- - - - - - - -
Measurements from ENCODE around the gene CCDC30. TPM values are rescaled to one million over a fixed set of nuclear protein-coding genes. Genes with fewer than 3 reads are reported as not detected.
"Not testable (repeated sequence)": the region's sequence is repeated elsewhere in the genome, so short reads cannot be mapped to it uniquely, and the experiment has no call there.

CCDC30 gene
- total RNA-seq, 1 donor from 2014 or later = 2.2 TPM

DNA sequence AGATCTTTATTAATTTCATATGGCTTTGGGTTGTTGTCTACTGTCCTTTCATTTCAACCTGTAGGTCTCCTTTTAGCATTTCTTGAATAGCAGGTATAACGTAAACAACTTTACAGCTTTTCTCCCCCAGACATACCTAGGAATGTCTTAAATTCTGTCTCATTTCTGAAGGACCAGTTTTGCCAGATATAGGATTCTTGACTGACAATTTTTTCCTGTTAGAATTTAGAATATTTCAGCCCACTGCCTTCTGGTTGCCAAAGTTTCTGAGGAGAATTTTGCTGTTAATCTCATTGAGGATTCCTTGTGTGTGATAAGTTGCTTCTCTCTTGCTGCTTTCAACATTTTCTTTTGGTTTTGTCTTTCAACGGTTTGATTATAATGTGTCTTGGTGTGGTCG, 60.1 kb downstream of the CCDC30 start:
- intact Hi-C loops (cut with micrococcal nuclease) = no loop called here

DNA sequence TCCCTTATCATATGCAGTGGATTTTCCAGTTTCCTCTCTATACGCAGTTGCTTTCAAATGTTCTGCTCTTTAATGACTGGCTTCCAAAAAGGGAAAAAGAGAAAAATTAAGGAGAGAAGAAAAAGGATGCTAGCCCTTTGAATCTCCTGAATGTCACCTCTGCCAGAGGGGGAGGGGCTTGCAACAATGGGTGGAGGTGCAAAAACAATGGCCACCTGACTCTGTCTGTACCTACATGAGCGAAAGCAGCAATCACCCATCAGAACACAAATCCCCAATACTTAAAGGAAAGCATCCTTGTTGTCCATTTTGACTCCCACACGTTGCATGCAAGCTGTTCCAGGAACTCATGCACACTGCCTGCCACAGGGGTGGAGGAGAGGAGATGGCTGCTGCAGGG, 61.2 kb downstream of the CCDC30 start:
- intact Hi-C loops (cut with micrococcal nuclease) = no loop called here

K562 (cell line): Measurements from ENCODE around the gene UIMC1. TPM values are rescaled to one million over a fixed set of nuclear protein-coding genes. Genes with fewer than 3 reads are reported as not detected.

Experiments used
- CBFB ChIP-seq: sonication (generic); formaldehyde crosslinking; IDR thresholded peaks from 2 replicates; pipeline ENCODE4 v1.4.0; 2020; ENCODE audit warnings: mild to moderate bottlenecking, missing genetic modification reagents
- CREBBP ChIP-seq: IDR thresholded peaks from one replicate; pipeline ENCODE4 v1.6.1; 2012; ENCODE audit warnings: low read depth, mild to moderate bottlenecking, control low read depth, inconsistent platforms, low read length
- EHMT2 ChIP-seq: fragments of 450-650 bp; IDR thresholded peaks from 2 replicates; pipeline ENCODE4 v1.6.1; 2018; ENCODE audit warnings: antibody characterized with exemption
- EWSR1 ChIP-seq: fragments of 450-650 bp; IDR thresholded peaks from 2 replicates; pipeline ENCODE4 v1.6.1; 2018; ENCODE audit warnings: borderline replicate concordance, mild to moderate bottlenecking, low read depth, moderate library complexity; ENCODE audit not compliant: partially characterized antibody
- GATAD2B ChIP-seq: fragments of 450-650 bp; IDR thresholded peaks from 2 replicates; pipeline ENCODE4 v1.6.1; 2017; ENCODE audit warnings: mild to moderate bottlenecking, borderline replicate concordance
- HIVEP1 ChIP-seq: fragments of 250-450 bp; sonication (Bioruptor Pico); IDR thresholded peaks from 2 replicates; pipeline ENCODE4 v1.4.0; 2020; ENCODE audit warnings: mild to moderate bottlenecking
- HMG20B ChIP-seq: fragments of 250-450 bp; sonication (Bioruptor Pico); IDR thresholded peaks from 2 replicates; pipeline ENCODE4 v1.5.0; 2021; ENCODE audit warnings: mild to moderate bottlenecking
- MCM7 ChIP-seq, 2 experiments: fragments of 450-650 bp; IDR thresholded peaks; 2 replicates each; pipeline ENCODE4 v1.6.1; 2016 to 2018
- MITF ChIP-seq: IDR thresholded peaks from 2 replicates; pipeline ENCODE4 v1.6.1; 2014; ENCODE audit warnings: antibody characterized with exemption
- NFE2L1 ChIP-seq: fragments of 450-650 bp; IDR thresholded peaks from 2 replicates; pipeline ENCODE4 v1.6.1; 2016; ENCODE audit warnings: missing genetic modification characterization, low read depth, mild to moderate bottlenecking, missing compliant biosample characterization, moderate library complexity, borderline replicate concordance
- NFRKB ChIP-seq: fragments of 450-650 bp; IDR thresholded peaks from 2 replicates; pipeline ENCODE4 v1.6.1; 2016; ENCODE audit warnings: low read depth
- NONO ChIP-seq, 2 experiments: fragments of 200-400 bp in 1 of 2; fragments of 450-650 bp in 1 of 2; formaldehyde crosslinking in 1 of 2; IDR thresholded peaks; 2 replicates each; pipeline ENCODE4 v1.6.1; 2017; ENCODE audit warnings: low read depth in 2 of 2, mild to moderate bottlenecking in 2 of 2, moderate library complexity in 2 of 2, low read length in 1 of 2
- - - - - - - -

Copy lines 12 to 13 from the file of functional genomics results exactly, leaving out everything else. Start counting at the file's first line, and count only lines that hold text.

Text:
- CREBBP ChIP-seq: IDR thresholded peaks from one replicate; pipeline ENCODE4 v1.6.1; 2012; ENCODE audit warnings: low read depth, mild to moderate bottlenecking, control low read depth, inconsistent platforms, low read length
- EHMT2 ChIP-seq: fragments of 450-650 bp; IDR thresholded peaks from 2 replicates; pipeline ENCODE4 v1.6.1; 2018; ENCODE audit warnings: antibody characterized with exemption